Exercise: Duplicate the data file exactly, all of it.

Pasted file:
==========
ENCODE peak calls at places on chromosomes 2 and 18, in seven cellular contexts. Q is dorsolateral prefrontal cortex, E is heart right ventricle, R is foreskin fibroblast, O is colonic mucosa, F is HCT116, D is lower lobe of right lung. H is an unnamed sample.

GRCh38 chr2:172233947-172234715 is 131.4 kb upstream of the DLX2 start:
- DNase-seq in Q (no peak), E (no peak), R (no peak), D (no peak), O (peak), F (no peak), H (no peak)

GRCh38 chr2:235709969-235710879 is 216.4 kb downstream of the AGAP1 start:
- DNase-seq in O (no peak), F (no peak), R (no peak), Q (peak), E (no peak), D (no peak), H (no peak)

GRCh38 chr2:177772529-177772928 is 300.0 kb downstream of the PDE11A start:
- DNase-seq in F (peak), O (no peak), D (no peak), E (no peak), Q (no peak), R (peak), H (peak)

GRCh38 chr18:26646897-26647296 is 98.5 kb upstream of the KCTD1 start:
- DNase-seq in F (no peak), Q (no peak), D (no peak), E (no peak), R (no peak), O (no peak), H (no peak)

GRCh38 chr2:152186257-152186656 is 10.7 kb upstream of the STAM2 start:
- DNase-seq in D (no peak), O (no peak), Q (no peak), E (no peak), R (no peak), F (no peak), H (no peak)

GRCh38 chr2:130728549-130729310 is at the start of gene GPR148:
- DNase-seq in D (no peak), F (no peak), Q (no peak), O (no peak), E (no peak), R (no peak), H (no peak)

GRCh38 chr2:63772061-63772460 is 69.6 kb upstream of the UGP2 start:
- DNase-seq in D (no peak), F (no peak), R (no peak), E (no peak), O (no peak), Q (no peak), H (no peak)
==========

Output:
ENCODE peak calls at places on chromosomes 2 and 18, in seven cellular contexts. Q is dorsolateral prefrontal cortex, E is heart right ventricle, R is foreskin fibroblast, O is colonic mucosa, F is HCT116, D is lower lobe of right lung. H is an unnamed sample.

GRCh38 chr2:172233947-172234715 is 131.4 kb upstream of the DLX2 start:
- DNase-seq in Q (no peak), E (no peak), R (no peak), D (no peak), O (peak), F (no peak), H (no peak)

GRCh38 chr2:235709969-235710879 is 216.4 kb downstream of the AGAP1 start:
- DNase-seq in O (no peak), F (no peak), R (no peak), Q (peak), E (no peak), D (no peak), H (no peak)

GRCh38 chr2:177772529-177772928 is 300.0 kb downstream of the PDE11A start:
- DNase-seq in F (peak), O (no peak), D (no peak), E (no peak), Q (no peak), R (peak), H (peak)

GRCh38 chr18:26646897-26647296 is 98.5 kb upstream of the KCTD1 start:
- DNase-seq in F (no peak), Q (no peak), D (no peak), E (no peak), R (no peak), O (no peak), H (no peak)

GRCh38 chr2:152186257-152186656 is 10.7 kb upstream of the STAM2 start:
- DNase-seq in D (no peak), O (no peak), Q (no peak), E (no peak), R (no peak), F (no peak), H (no peak)

GRCh38 chr2:130728549-130729310 is at the start of gene GPR148:
- DNase-seq in D (no peak), F (no peak), Q (no peak), O (no peak), E (no peak), R (no peak), H (no peak)

GRCh38 chr2:63772061-63772460 is 69.6 kb upstream of the UGP2 start:
- DNase-seq in D (no peak), F (no peak), R (no peak), E (no peak), O (no peak), Q (no peak), H (no peak)